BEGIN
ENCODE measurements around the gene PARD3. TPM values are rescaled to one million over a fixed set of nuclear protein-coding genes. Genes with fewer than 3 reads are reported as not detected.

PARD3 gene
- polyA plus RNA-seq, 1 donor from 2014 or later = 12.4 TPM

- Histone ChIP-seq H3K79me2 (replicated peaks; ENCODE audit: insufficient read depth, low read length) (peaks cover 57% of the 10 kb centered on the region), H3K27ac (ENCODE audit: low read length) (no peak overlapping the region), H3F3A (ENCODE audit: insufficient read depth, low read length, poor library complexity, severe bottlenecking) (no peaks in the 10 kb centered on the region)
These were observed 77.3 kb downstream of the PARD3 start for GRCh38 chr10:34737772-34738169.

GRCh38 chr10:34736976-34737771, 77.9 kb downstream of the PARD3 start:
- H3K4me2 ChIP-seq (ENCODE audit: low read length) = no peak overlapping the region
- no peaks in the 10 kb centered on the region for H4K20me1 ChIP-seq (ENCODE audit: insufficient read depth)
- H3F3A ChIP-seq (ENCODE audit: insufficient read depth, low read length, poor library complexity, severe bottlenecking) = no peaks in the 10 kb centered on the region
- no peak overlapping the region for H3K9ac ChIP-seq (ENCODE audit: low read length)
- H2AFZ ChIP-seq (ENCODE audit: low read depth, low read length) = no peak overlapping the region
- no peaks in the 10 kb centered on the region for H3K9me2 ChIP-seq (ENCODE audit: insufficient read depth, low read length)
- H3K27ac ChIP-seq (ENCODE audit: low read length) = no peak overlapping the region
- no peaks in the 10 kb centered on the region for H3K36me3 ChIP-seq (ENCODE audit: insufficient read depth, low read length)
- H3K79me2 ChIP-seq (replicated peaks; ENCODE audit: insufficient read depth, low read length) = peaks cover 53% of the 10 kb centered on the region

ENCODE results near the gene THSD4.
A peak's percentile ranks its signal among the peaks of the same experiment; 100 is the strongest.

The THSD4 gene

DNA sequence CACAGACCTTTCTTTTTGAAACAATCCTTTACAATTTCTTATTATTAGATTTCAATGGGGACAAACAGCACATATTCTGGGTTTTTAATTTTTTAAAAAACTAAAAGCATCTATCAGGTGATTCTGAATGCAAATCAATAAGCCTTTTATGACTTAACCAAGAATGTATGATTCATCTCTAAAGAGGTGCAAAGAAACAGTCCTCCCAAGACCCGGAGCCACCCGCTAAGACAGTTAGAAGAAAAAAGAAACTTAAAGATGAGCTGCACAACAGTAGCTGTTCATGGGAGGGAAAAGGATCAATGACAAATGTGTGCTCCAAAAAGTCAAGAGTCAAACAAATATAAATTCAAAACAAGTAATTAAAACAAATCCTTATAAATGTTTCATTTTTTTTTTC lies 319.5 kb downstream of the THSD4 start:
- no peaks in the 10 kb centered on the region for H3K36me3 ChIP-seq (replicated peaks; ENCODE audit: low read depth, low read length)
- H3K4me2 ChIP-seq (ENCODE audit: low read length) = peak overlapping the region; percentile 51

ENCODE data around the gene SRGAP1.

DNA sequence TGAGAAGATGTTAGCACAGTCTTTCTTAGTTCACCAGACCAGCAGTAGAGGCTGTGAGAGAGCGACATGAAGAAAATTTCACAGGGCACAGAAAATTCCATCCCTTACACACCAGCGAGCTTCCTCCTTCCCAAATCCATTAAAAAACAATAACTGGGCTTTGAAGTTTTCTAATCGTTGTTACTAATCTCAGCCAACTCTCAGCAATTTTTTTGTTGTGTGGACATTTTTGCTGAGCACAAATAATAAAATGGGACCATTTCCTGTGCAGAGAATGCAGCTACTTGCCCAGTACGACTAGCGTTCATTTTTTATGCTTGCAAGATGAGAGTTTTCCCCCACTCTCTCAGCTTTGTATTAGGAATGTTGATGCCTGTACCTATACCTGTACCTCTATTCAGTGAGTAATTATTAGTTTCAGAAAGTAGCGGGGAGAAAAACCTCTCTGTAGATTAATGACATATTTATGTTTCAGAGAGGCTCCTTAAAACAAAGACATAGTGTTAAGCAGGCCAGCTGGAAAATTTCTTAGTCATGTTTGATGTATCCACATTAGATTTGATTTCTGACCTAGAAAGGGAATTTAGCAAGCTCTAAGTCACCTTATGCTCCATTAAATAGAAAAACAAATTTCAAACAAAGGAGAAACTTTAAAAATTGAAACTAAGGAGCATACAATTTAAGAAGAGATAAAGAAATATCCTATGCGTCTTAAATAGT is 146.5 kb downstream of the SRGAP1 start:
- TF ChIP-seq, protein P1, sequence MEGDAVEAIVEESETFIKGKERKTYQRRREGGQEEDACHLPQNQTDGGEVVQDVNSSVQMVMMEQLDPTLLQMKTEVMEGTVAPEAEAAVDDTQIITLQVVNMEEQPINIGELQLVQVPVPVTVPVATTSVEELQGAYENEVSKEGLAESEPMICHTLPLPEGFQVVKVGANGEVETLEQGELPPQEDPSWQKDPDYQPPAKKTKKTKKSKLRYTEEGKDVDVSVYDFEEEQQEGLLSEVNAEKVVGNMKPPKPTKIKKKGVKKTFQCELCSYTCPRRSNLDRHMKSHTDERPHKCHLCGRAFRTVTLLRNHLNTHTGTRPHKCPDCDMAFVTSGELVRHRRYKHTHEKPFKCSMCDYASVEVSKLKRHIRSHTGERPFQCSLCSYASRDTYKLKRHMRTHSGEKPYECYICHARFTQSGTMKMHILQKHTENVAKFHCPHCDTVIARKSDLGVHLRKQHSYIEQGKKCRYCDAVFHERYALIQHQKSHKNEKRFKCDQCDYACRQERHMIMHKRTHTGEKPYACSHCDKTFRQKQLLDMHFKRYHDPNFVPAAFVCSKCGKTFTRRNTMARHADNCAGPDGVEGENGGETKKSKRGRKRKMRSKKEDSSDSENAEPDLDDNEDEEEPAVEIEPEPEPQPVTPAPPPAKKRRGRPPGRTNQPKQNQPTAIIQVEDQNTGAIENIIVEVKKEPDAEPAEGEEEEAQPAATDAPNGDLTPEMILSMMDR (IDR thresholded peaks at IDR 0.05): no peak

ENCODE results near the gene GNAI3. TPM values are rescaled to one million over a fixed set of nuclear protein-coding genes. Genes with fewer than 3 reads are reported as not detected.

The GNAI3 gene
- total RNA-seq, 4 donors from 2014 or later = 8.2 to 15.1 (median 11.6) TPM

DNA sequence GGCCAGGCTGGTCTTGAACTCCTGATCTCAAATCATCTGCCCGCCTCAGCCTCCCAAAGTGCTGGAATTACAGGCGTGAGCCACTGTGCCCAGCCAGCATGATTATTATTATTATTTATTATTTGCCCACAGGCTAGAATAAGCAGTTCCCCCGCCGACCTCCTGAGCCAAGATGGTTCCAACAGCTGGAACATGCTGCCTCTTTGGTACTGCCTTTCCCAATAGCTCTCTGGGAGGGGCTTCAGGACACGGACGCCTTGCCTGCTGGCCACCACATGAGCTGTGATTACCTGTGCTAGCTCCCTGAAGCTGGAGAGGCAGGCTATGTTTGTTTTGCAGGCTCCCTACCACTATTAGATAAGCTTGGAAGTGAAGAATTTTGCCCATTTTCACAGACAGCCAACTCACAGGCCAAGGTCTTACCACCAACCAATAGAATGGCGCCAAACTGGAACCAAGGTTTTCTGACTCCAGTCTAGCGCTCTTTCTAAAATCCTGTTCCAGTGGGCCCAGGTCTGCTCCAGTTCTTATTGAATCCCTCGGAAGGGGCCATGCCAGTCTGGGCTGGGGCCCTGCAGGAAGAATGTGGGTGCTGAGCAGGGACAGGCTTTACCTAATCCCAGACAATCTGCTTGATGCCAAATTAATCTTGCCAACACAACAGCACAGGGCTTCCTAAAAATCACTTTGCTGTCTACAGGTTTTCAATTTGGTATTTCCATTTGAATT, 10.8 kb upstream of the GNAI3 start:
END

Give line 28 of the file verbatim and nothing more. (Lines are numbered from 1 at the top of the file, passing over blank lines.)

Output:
DNA sequence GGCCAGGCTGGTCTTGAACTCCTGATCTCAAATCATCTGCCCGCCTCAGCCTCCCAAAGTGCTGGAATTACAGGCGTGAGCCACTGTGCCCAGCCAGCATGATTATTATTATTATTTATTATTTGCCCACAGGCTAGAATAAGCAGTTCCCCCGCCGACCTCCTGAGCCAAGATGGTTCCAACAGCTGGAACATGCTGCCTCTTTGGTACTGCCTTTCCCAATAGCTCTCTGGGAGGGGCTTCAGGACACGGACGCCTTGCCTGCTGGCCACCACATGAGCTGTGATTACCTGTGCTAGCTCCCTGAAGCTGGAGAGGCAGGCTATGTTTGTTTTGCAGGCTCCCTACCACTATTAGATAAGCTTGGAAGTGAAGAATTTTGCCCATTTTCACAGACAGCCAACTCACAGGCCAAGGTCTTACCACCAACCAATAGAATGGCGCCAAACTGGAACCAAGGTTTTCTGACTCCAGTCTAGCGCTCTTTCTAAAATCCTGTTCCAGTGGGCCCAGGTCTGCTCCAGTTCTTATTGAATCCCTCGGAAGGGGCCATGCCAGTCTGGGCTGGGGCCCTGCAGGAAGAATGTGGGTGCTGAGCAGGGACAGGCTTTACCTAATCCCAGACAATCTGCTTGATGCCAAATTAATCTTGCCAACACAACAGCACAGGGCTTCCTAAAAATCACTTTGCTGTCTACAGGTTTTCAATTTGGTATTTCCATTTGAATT, 10.8 kb upstream of the GNAI3 start: